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Illinois Among Least Republican States

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Illinois Among Least Republican States

Carsten Reisinger, Shutterstock

With the Republican convention taking place this week, here’s a chart listing the most Republican and least Republican states. It comes from Slate, which built it using Gallup polling on party preferences.

It turns out that Illinois, the state that produced the first two Republican presidents, is now one of the least Republican in the union. In only six states do fewer voters identify as Republicans. Illinois is the least Republican state that is not on the East or the West coast, and the second-largest in the Top 10, after California. Thanks to the influence of Chicago, it votes like a coastal, cosmopolitan state despite its interior location. This explains why the Republican Party has had zero influence in state politics in the last 10 years, has won only two Senate elections in the last 34 years, and couldn’t even beat an unelected Democratic governor with an 28 percent approval rating. The Democrats have become the natural governing party in Illinois. The Republicans can only make a case for themselves when the Democrats really screw up.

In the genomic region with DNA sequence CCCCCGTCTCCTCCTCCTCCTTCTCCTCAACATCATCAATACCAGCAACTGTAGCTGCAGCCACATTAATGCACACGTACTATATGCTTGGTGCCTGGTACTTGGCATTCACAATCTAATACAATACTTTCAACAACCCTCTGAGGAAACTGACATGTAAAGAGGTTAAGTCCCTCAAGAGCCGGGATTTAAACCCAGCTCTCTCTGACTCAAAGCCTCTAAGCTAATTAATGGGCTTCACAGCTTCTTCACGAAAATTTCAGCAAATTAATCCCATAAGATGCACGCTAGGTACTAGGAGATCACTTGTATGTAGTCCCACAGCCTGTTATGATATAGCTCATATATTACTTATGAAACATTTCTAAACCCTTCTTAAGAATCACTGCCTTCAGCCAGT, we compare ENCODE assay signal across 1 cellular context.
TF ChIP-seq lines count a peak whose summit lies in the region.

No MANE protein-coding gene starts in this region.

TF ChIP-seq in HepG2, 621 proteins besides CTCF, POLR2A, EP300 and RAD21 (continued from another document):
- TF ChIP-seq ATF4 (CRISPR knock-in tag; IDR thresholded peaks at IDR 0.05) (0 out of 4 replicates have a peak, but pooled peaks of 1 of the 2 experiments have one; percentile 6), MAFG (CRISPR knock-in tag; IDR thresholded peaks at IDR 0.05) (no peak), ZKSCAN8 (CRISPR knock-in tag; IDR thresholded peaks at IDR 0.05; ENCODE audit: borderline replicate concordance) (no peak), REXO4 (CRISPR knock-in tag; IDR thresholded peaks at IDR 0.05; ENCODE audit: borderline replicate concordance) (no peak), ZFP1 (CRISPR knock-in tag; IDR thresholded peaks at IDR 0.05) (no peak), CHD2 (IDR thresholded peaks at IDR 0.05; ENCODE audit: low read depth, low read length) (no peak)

Here’s the list of least Republican states:

    Rhode Island: 26.5 percent
    Massachusetts: 33.4 percent
    Maryland: 33.8 percent
    Connecticut: 34.4 percent
    Vermont: 34.9 percent
    California: 34.6 percent
    Illinois: 35.8 percent

    And of most Republican, if you’re frustrated with Democratic rule here:

    Utah: 63.8 percent
    Idaho: 57.8 percent
    Wyoming: 56.6 percent
    Nebraska: 52.1 percent
    Kansas: 51.3 percent
    Alabama: 49.6 percent
    Montana: 49.6 percent   

 

 This month, Ward Room blogger Edward McClelland’s Young Mr. Obama: Chicago and the Making of a Black President will be available on Kindle for $2.99. Tracing Obama’s career in Chicago from his arrival as a community organizer to his election to the U.S. Senate, Young Mr. Obama tells the story of how a callow, presumptuous young man became a master politician, and of why only Chicago could have produced our first black president.

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